Florida, Missouri officials resist DOJ poll monitoring
The Justice Department is sending monitors to ensure compliance with federal voting rights laws.
Officials in Florida and Missouri are attempting to block the Justice Department from monitoring polls during Tuesday's midterm elections.
The efforts to resist a federal presence in local polling stations came after the department announced Monday it will monitor polls in 64 select jurisdictions across 24 states on Election Day to ensure compliance with federal voting rights laws.
In response, the administration of Florida GOP Gov. Ron DeSantis said in a letter to the department that federal agents being deployed to polling places throughout the state would be counterproductive and a violation of state law.
Department monitors "are not permitted inside a polling place under Florida law," wrote Brad McVay, chief counsel for the Florida Department of State. "Absent some evidence concerning the need for federal intrusion, or some federal statute that preempts Florida law, the presence of federal law enforcement inside polling places would be counterproductive and could potentially undermine confidence in the election."
McVay said the Florida Secretary of State's office would instead send its own monitors to the three counties contacted by the Justice Department to ensure "there is no interference with the voting process."
In Missouri, Secretary of State Jay Ashcroft is supporting a local election official's decision to block Justice monitors from being deployed to polling places.
Cole County Clerk Steve Korsmeyer, told the Associated Press that the federal agency "won't be allowed into our polling locations," citing a state statute that gives him power in deciding who, other than election workers, is allowed to enter.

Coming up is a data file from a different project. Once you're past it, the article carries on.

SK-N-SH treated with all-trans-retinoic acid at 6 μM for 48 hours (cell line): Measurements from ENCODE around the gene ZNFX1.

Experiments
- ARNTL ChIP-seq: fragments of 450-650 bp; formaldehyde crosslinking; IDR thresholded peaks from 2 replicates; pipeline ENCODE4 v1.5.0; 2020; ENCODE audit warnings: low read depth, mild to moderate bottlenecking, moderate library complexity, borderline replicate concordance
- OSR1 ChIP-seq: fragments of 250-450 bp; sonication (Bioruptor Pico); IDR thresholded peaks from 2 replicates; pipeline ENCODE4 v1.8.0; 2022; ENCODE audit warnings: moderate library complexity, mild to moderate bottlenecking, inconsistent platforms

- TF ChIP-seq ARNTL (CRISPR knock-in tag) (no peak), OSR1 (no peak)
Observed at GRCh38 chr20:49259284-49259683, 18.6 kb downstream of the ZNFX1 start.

Korsmeyer also said federal agents with whom he spoke with were "very respectful and said they wouldn't enter our polling locations on Election Day."
A U.S. Attorney's Office spokesman said: "We will have monitors outside the polling locations in Cole County to monitor compliance with federal civil rights laws. But the monitors won't go inside the buildings."
Cole County, home to Jefferson City and the state capitol, is the only Missouri jurisdiction being monitored by federal agents.
On Sunday, Ashcroft had tweeted his opposition to the Justice Department's presence in Cole County, backing Korsmeyer's efforts to resist federal monitoring.
"While the U.S. DOJ could clearly learn a lot from Missouri about non-partisanship and how to administer accessible, secure and credible elections, it would be highly inappropriate for federal agents to violate the law by intimidating Missouri voters at the polls on Election Day," he posted. "Under Missouri law, the local election authority is empowered to decide who, other than voters and poll workers, may be at polling locations. Cole County Clerk Steve Korsmeyer has rightfully declined to allow this over-reach and the secretary of state's office fully supports him."
The Justice Department said Monday its plan to send monitors is standard practice for elections.
"Since the passage of the Voting Rights Act of 1965, the Civil Rights Division has regularly monitored elections in the field in jurisdictions around the country to protect the rights of voters," the Department said in a statement.
The deployment of federal agents comes amid heightened concerns about election integrity in the aftermath of the 2020 presidential race.